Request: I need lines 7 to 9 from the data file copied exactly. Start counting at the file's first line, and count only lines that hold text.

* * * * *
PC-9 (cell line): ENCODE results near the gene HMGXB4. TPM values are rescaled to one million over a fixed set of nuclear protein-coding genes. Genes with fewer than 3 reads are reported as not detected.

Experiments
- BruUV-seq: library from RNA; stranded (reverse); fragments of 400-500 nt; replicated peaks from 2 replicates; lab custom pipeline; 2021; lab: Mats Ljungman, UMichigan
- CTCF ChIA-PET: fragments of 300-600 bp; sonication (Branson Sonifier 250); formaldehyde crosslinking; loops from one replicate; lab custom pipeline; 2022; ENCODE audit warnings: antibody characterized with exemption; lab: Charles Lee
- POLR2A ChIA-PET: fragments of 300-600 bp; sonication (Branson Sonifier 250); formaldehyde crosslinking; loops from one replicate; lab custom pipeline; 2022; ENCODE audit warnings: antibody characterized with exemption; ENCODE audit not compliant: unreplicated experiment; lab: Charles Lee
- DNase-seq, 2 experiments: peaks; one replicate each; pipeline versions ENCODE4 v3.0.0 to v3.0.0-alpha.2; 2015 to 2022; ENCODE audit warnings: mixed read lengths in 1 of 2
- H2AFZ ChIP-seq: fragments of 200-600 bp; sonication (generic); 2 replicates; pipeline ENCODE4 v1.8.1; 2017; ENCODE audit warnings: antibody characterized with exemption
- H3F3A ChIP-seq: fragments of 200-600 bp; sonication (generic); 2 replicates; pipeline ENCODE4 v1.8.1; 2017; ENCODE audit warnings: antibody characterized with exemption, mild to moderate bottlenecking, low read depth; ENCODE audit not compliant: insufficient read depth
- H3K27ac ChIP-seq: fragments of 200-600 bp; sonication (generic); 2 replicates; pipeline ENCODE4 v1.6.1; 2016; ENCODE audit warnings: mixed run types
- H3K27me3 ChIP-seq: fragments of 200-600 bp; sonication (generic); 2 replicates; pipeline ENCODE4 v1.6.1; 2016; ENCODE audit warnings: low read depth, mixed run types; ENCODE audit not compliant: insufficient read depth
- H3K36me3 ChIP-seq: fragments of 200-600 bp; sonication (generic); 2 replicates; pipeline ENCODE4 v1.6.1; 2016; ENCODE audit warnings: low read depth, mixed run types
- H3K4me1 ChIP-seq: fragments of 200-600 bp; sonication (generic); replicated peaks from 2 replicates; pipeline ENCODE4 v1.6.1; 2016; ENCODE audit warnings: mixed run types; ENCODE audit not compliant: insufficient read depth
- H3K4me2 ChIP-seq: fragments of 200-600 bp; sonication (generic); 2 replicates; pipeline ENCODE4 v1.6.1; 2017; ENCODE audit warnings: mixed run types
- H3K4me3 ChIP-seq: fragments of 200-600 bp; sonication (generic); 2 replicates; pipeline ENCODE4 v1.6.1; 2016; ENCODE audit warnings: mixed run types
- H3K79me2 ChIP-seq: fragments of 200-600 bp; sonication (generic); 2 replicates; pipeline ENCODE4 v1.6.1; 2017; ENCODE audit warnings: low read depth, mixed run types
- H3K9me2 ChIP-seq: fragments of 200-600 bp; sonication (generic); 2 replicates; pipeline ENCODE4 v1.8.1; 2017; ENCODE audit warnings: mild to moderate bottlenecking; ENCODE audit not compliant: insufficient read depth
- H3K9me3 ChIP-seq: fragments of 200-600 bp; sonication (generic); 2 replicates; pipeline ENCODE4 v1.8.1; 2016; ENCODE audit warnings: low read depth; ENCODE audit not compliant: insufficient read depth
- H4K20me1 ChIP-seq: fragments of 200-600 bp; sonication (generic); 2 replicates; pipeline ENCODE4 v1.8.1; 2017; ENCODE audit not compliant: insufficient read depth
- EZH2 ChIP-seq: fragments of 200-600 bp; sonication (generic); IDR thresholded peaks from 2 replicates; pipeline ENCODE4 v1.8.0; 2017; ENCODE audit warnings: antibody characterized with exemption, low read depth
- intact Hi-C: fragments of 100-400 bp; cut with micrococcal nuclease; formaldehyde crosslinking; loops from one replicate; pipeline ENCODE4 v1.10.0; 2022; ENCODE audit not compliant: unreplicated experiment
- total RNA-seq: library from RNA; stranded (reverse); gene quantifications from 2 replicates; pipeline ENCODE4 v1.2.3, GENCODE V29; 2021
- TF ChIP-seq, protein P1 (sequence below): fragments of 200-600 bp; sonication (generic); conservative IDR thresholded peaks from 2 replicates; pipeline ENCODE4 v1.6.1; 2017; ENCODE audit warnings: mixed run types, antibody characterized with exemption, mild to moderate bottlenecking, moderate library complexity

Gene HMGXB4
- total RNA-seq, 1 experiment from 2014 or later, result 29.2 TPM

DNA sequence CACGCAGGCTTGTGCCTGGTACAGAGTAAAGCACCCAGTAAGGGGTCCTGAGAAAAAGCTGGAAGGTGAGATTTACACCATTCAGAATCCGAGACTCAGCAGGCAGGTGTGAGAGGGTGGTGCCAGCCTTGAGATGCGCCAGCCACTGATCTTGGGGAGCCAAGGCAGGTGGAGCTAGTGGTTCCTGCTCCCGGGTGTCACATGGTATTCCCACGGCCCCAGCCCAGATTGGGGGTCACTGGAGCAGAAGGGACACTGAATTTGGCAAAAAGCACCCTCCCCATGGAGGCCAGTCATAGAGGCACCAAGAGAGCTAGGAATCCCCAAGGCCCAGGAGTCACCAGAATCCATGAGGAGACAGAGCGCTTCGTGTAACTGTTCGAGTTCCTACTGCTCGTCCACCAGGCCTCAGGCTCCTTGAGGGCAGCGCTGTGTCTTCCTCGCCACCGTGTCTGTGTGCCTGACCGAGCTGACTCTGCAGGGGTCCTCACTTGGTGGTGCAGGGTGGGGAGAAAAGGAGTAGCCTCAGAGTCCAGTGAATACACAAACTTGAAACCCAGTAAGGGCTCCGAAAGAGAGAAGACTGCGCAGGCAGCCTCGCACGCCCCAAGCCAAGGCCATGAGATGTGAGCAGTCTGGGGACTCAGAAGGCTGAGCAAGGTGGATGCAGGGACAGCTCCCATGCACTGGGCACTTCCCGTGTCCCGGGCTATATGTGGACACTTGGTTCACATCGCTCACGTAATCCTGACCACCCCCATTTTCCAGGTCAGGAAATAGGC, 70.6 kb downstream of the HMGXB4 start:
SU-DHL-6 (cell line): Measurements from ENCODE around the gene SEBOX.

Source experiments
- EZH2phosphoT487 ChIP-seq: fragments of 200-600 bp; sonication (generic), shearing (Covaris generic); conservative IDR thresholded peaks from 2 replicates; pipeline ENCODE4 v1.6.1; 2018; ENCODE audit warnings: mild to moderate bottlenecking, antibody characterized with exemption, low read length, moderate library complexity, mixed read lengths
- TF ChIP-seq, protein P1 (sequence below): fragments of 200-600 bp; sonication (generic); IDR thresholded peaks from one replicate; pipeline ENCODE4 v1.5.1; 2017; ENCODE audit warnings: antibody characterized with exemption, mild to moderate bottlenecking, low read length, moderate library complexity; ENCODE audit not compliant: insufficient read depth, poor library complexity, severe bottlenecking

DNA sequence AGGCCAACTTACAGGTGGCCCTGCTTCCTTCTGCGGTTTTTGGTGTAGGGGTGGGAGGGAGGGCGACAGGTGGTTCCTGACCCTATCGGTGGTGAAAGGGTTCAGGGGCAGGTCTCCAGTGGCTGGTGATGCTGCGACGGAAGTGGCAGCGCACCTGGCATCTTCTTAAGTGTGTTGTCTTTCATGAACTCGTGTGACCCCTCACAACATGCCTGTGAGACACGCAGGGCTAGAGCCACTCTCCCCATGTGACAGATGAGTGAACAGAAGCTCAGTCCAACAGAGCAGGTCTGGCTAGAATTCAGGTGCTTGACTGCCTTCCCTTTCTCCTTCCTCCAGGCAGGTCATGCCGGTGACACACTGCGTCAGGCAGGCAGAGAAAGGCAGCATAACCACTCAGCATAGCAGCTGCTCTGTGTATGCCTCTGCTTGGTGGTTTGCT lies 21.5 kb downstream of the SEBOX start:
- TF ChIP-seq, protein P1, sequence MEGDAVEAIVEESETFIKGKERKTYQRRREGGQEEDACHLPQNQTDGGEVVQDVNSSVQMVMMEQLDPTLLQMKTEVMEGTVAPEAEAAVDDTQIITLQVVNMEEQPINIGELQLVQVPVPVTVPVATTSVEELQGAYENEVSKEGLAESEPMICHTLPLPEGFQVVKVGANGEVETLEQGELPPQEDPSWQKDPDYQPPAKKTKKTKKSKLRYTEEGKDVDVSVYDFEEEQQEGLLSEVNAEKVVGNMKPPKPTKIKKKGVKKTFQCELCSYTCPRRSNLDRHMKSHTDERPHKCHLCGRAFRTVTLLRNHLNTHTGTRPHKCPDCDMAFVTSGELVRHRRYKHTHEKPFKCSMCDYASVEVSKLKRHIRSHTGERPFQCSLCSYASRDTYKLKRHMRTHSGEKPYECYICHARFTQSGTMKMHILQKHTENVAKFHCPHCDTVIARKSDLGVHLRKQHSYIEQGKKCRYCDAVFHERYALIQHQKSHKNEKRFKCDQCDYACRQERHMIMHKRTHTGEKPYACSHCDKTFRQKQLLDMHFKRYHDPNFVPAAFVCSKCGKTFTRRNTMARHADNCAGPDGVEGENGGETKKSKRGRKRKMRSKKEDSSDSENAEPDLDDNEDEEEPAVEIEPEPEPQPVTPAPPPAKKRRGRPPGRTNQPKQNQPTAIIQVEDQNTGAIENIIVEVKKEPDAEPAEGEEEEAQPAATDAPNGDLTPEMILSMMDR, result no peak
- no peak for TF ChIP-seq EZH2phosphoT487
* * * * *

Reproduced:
- H2AFZ ChIP-seq: fragments of 200-600 bp; sonication (generic); 2 replicates; pipeline ENCODE4 v1.8.1; 2017; ENCODE audit warnings: antibody characterized with exemption
- H3F3A ChIP-seq: fragments of 200-600 bp; sonication (generic); 2 replicates; pipeline ENCODE4 v1.8.1; 2017; ENCODE audit warnings: antibody characterized with exemption, mild to moderate bottlenecking, low read depth; ENCODE audit not compliant: insufficient read depth
- H3K27ac ChIP-seq: fragments of 200-600 bp; sonication (generic); 2 replicates; pipeline ENCODE4 v1.6.1; 2016; ENCODE audit warnings: mixed run types